March 27, 2013
On Monday, March 18, 2013, the Internal Revenue Service, Department of Labor and Department of Health and Human Services (collectively, “Departments”) proposed a rule to implement the 90-day waiting period limitation in the Health Care Reform Act (“HCRA”). The proposed rule does not deviate drastically from guidance issued in 2012.
Waiting Period Defined. The HCRA prohibits insured and self-insured group health plans from imposing a waiting period that exceeds 90 days before coverage can begin for an otherwise eligible person. The proposed rule provides that “waiting period” has the same meaning as in the 2004 Health Information Portability and Accountability Act (“HIPAA”) regulations – the period of time that must pass before coverage for an employee or dependent who is otherwise eligible to enroll under the terms of a group health plan can become effective. If an employee enrolls as either a late enrollee or a special enrollee, any period before such late or special enrollment is not a waiting period.
Rule. The rule states that where employee eligibility is conditioned solely on the lapse of time, such condition cannot exceed 90 days. Thus, if an employee can elect coverage that becomes effective on a date that does not exceed the 90-day waiting period limitation, the coverage complies with the waiting period rules, and the plan will not be in violation merely because individuals choose to elect coverage beyond the end of the 90-day waiting period.
The rule also clarifies that the 90-day limitation counts all calendar days starting with the first day of the waiting period, including weekends and holidays. This is an absolute requirement – the period cannot be extended past 90 days because the 90th day falls on a weekend or holiday, and 90 days is not synonymous with three months (i.e., an employee must be offered coverage by the 91st day of becoming eligible for coverage and not the first day of the fourth month following eligibility for coverage).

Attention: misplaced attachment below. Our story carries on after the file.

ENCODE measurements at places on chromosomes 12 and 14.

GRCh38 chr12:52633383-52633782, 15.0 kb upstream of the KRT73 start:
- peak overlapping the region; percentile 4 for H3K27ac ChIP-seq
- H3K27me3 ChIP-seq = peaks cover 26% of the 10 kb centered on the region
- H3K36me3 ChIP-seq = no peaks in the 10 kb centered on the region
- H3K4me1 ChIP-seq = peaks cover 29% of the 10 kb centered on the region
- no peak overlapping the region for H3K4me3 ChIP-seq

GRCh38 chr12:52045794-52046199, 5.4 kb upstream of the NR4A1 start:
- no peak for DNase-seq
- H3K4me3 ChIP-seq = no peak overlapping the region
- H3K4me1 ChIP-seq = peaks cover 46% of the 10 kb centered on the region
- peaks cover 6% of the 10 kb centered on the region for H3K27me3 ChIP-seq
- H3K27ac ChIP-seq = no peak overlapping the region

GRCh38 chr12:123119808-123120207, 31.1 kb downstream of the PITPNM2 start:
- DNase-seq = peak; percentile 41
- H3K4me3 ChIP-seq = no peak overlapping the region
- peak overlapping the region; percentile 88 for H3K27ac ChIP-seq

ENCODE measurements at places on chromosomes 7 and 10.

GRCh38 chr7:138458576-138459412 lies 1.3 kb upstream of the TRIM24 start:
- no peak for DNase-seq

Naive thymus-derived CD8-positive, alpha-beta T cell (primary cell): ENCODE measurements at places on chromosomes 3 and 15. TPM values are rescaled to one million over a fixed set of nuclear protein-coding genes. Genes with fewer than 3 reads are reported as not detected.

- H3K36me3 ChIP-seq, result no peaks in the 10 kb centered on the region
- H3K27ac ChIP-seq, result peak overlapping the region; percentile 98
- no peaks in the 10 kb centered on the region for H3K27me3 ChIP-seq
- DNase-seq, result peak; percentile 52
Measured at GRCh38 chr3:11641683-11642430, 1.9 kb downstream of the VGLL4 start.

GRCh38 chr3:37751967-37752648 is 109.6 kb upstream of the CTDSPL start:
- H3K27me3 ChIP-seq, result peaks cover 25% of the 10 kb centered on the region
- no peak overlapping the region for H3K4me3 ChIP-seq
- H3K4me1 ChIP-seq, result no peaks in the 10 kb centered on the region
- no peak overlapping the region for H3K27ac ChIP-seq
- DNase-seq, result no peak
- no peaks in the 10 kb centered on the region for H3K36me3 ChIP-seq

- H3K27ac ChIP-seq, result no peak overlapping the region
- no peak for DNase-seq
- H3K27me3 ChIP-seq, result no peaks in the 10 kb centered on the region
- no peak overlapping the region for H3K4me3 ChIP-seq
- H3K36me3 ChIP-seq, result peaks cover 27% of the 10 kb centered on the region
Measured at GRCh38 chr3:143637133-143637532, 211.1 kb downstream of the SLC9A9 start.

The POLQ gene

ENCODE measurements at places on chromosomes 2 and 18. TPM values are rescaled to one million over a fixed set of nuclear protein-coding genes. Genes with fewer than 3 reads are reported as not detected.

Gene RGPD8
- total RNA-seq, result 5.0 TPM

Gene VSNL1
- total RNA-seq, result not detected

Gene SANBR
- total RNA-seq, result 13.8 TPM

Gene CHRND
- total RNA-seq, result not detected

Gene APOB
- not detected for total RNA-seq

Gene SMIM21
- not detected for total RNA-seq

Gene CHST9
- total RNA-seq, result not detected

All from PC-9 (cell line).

Permissible Eligibility Criteria. The proposed rule does not prohibit non-time based conditions of coverage, as long as they are not designed to avoid compliance with the 90-day waiting period requirement. Other eligibility criteria, such as being in an eligible job classification or achieving job-related licensure requirements specified in the plan’s terms, is permissible. Plans can also still impose cumulative service requirements – that is, a group health plan can condition eligibility on an employee’s having completed a number of cumulative hours of service as long as the service requirement does not exceed 1,200 hours. The running of the 90-day waiting period would not begin until the employee becomes eligible under the plan’s terms.
Certificates of Creditable Coverage.Under HIPAA, rules relating to preexisting conditions require plans and issuers to issue certificates of creditable coverage. Because the HCRA prohibits preexisting condition exclusions beginning in 2014, the HIPAA rules pertaining to certificates of creditable coverage have been eliminated by the proposed rule. However, the elimination is not effective until December 31, 2014 so that individuals needing to offset a preexisting condition exclusion under a plan that operates on a non-calendar year basis would still have access to proof of coverage.
Contact Information. For more information from Mazursky Constantine, please contact Amy Heppner (404.888.8825) or Kelly Meyers (404.888.8838). For more information from VCG Consultants, please contact Leslie Schneider at (770.863.3617).